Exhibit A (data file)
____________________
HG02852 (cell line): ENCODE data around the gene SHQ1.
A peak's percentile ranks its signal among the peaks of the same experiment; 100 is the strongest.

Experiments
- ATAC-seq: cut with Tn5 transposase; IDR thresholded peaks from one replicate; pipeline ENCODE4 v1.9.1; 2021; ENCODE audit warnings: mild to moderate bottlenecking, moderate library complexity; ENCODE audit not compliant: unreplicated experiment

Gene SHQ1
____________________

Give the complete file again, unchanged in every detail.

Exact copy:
HG02852 (cell line): ENCODE data around the gene SHQ1.
A peak's percentile ranks its signal among the peaks of the same experiment; 100 is the strongest.

Experiments
- ATAC-seq: cut with Tn5 transposase; IDR thresholded peaks from one replicate; pipeline ENCODE4 v1.9.1; 2021; ENCODE audit warnings: mild to moderate bottlenecking, moderate library complexity; ENCODE audit not compliant: unreplicated experiment

Gene SHQ1